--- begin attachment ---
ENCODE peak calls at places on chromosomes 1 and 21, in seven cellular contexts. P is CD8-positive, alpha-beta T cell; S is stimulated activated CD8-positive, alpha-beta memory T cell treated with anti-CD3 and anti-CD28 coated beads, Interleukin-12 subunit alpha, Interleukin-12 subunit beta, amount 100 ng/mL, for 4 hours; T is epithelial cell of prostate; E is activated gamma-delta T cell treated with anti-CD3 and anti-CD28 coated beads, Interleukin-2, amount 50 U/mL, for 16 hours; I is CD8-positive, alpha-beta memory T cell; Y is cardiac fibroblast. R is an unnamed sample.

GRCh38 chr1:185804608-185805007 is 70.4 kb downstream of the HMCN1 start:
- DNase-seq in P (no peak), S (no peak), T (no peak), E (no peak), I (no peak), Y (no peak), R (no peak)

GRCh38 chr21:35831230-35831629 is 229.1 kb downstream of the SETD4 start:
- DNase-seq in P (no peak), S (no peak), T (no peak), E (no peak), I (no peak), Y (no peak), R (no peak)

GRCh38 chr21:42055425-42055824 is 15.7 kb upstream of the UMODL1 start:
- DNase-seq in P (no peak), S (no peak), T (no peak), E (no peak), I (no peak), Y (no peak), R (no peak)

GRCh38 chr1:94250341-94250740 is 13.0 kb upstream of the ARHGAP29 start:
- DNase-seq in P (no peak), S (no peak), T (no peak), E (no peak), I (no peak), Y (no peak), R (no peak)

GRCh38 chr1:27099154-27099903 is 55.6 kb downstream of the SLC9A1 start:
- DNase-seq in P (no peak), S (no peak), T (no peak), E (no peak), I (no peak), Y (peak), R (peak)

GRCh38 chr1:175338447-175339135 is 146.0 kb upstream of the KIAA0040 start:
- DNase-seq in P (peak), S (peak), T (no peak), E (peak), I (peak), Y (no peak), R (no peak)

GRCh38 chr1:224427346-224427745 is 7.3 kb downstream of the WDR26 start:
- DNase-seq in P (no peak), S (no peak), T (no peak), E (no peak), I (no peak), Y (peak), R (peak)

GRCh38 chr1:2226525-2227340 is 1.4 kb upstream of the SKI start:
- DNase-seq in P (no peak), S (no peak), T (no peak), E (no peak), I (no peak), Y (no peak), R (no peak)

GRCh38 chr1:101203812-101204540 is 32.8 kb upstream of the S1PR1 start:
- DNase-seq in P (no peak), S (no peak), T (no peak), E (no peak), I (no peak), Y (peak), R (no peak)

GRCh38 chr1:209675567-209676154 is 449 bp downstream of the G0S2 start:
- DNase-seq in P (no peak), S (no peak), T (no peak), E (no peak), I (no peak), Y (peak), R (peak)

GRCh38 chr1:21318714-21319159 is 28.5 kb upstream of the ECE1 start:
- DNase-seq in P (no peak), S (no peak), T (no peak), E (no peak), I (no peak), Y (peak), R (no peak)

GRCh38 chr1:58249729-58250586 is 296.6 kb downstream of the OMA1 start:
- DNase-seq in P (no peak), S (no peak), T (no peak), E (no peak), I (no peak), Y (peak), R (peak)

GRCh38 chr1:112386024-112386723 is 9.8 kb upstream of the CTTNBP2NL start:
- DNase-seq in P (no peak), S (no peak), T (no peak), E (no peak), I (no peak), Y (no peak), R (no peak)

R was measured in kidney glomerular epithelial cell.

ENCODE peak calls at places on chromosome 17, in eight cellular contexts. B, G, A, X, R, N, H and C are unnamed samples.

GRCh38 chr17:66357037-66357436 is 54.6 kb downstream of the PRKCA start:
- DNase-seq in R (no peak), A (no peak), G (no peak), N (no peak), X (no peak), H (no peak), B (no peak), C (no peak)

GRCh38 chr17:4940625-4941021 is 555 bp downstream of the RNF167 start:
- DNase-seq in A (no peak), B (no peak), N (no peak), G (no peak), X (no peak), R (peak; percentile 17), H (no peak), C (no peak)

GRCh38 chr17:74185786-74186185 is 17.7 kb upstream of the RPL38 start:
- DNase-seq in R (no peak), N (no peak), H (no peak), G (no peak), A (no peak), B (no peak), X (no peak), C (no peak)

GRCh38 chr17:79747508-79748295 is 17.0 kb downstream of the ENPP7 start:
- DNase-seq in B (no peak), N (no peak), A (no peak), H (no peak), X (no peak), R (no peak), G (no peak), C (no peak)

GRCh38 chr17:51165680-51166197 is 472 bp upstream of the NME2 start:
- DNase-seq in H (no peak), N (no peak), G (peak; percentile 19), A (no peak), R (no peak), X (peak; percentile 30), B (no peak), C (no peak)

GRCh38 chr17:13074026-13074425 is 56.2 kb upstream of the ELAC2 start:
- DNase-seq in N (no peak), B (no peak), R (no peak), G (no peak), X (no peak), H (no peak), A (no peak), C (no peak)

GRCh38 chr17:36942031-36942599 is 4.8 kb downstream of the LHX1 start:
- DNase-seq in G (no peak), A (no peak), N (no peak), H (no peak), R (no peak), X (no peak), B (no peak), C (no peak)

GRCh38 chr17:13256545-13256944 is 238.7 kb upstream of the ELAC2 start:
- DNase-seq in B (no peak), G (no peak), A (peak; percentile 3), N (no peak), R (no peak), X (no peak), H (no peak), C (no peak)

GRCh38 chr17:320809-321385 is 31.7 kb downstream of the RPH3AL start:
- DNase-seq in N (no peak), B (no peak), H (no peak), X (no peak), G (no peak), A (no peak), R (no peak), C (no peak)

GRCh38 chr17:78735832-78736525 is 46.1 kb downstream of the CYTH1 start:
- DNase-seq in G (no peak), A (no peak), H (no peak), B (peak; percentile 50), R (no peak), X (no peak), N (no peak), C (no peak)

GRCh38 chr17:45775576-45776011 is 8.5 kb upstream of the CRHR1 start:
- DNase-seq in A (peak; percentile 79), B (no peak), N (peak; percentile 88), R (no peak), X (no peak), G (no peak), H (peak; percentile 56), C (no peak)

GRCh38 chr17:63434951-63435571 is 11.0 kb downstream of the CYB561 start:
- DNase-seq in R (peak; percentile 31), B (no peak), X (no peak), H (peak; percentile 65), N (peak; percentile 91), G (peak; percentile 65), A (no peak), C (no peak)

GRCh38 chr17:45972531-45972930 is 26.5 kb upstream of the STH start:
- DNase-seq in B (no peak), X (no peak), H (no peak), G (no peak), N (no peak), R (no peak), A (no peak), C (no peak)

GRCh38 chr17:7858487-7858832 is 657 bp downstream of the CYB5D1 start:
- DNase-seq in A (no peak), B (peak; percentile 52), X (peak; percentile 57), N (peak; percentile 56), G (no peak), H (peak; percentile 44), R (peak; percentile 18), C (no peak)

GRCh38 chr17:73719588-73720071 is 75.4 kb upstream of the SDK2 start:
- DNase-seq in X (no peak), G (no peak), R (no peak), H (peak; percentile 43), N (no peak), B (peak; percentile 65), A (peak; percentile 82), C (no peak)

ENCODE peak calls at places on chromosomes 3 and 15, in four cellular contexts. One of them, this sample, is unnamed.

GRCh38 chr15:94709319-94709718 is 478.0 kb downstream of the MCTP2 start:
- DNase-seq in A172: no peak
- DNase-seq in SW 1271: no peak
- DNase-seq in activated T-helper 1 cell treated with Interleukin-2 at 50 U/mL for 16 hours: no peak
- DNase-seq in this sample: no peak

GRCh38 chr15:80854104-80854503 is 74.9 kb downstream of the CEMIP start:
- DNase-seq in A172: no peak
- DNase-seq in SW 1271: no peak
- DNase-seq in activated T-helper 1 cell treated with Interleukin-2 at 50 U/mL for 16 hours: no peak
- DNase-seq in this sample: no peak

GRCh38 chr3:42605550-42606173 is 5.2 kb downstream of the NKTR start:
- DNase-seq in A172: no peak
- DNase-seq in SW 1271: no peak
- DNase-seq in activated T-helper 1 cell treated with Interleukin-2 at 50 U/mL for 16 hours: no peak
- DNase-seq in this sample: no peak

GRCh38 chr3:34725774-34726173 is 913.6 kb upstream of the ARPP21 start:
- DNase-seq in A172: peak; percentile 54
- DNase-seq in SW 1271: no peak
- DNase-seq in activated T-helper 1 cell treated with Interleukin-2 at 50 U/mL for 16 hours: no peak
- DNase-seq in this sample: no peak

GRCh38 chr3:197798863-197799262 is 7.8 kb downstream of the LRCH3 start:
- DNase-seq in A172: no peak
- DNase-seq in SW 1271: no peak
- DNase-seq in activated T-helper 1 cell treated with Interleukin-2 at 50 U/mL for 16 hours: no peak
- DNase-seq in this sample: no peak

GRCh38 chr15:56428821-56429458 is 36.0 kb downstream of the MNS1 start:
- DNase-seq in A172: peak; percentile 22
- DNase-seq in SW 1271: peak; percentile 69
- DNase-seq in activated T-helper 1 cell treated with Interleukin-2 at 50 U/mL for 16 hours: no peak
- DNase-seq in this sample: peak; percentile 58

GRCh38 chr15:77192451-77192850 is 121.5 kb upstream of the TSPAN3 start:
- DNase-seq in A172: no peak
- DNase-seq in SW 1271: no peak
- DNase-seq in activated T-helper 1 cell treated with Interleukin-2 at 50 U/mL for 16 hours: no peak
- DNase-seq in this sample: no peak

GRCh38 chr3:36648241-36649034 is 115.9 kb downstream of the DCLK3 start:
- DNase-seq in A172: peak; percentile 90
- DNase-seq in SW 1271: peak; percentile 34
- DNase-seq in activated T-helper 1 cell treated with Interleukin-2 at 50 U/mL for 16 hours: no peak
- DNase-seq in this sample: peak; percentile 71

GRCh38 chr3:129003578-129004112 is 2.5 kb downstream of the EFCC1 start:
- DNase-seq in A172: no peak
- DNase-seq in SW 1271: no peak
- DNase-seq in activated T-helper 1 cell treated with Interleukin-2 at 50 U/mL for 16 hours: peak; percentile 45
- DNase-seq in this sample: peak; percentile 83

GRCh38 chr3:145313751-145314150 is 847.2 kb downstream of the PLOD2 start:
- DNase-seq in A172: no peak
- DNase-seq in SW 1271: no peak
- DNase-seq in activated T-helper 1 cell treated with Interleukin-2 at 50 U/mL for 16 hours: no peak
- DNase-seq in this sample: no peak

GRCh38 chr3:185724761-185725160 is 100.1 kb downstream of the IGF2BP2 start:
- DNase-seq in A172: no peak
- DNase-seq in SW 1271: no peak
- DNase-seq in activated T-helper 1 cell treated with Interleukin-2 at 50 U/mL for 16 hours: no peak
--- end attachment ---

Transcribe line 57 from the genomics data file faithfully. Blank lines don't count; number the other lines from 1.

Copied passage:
- DNase-seq in A (no peak), B (peak; percentile 52), X (peak; percentile 57), N (peak; percentile 56), G (no peak), H (peak; percentile 44), R (peak; percentile 18), C (no peak)